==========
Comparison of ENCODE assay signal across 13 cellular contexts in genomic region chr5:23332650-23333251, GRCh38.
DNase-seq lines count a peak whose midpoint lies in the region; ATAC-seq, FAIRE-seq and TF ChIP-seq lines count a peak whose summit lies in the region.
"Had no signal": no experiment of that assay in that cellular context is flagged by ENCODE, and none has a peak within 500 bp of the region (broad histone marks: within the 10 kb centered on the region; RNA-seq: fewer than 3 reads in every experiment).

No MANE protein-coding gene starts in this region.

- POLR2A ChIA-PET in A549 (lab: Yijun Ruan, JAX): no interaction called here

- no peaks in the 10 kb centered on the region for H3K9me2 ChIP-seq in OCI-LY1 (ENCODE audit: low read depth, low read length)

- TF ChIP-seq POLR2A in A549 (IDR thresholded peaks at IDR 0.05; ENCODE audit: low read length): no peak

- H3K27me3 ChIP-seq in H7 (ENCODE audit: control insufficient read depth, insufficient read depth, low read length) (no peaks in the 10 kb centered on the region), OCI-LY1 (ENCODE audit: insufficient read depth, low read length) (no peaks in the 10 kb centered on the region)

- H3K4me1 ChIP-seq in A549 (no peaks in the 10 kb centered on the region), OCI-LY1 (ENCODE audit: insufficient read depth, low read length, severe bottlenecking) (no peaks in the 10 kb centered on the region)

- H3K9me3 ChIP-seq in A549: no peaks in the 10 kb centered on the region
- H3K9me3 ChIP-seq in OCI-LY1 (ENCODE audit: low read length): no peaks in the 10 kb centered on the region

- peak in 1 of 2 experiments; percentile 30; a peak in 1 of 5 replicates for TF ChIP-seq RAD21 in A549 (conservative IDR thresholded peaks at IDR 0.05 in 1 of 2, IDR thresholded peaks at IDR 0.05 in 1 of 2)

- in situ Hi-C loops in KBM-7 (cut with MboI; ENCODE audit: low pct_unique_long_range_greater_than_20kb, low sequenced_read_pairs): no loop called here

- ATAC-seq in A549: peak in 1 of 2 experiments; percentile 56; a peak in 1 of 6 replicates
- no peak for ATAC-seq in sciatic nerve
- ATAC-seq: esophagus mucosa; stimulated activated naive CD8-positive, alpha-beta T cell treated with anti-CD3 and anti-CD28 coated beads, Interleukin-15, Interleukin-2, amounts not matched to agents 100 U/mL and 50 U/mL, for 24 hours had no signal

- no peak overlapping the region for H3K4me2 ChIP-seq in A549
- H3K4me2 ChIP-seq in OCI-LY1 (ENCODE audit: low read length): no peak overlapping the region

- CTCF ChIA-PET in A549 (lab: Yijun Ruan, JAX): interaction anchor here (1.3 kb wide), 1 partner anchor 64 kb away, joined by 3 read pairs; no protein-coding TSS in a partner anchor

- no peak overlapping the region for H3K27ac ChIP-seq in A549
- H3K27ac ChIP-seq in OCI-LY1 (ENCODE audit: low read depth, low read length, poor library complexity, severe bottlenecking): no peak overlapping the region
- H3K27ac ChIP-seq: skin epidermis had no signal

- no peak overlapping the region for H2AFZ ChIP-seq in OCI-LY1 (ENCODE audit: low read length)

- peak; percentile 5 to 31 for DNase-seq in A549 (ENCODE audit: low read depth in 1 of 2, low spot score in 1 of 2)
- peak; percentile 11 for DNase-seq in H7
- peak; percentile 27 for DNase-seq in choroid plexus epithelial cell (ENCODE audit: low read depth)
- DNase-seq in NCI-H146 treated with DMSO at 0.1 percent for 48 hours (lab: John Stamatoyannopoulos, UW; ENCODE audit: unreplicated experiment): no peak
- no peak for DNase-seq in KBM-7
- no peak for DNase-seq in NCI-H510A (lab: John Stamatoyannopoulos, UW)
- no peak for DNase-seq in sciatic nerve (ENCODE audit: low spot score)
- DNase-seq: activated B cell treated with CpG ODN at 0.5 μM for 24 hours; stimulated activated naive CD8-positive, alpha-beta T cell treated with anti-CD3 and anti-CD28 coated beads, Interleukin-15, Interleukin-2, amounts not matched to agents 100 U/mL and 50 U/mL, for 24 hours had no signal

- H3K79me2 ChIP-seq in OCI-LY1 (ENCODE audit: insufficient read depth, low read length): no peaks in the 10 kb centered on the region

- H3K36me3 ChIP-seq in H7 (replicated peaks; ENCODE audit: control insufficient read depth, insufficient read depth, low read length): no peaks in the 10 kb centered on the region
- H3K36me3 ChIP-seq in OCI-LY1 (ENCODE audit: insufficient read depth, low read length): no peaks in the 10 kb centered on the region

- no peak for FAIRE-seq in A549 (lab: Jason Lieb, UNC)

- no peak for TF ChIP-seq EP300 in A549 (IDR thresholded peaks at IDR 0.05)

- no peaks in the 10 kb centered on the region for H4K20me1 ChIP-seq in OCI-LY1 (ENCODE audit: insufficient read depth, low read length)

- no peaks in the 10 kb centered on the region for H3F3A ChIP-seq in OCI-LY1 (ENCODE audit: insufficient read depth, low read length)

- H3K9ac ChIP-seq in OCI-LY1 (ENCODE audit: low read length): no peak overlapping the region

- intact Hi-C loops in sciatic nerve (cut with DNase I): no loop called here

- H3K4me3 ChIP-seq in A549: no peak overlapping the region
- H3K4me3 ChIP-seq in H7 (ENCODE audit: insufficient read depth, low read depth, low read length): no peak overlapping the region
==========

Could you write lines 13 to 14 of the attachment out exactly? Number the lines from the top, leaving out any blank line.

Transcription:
- in situ Hi-C loops in KBM-7 (cut with MboI; ENCODE audit: low pct_unique_long_range_greater_than_20kb, low sequenced_read_pairs): no loop called here

- ATAC-seq in A549: peak in 1 of 2 experiments; percentile 56; a peak in 1 of 6 replicates